Democratic Congresswoman Stacey Plaskett (D-Virgin Islands) ran into a roadblock Monday in the form of a caller who fact-checked her in real-time during a C-SPAN interview.
Rep. Plaskett, a non-voting delegate in Congress, was making the rounds on cable TV to claim that President Donald Trump’s failure to turn over classified documents was a criminal act while similar instances involving Hillary Clinton and President Joe Biden did not rise to that level. The male caller quickly pointed out that the congresswoman was mistaken.
“She said that when Donald Trump was subpoenaed he didn’t want to turn over classified documents, but the other people did like Pence and Hillary and Biden. Well I don’t know what planet she lives on, but I know Hillary destroyed 33 emails after the subpoena, after Congress ordered those, subpoenaed those and busted up phones with hammers. Is that following or is that obstructing?” asked the caller.
The caller appeared to be referring to 33,000 emails that disappeared from Hillary Clinton’s time as Secretary of State following a subpoena from Congress to turn over all correspondence related to the fall of a U.S. embassy in Benghazi in 2012. President Trump frequently hammered on the emails’ disappearance during the 2016 campaign, an allegation that fact-checkers rated as mostly true although Clinton defenders maintain the request to delete the emails came before a congressional subpoena.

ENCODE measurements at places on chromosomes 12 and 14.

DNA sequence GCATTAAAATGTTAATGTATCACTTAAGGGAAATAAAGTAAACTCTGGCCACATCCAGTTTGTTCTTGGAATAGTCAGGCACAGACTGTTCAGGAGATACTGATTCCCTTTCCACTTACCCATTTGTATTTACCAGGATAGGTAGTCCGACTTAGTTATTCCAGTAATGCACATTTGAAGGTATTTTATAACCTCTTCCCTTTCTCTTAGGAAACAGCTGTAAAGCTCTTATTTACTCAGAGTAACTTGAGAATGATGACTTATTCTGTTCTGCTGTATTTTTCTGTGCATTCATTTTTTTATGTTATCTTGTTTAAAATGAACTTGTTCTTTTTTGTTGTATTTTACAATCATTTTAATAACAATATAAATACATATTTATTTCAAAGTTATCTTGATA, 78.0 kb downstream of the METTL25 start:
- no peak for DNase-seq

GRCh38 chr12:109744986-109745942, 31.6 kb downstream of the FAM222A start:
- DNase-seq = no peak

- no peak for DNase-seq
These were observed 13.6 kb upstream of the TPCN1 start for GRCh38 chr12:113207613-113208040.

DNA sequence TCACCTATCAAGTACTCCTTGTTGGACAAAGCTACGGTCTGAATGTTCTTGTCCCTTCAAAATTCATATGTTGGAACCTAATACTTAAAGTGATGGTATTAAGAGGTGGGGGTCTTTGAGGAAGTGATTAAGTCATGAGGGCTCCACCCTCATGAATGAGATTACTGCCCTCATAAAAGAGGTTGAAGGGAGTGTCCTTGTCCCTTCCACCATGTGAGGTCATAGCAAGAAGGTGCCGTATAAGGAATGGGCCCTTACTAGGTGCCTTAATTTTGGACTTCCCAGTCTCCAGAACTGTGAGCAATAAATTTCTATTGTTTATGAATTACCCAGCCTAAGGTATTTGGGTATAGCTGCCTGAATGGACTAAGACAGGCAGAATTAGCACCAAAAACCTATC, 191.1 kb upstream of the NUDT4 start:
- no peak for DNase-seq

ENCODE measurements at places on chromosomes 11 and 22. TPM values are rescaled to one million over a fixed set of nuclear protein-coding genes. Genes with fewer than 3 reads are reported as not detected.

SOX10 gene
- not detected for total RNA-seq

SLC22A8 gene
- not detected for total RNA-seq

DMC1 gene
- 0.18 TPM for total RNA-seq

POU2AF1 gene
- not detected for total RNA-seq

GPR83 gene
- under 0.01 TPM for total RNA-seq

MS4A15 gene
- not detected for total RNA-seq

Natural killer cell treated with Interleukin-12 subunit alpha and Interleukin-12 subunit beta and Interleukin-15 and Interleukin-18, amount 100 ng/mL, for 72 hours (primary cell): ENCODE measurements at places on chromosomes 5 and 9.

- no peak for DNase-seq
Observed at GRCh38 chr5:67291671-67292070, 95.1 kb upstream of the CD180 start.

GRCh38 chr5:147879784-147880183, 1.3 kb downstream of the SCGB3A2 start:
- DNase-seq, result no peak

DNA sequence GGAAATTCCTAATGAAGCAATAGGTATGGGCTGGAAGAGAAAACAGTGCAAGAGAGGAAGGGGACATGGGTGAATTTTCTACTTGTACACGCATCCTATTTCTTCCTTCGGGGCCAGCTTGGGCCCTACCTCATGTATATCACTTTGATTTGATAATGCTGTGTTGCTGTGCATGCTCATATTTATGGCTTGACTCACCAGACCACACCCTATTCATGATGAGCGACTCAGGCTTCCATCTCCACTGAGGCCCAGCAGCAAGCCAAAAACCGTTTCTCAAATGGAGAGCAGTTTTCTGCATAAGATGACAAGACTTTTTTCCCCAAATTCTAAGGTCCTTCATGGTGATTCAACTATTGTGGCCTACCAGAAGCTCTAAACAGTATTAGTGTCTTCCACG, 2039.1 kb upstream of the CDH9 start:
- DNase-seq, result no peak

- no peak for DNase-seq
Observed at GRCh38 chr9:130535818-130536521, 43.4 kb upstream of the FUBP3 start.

Rep. Plaskett shot back that she was correct in claiming only President Trump ignored demands by federal authorities to turn over classified documents and that he did not follow proper procedures to do so, saying the president cannot “in his mind” declassify documents. Over the weekend, Rep. Plaskett accidentally said live on air that Trump should be “shot” before quickly correcting herself to say “stopped.”
Just months after the discovery of classified documents at Mar-a-Lago, the White House disclosed that President Biden had wrongfully taken classified documents from his time as vice president and improperly stored them in the garage of his Delaware home. The resulting investigation led to a sweeping search of the residence by FBI agents, though no charges were filed, something critics have been quick to point out. President Trump‘s attorneys have argued they will seek to have the case against their client dismissed for prejudice, which they contend will come out during discovery interviews.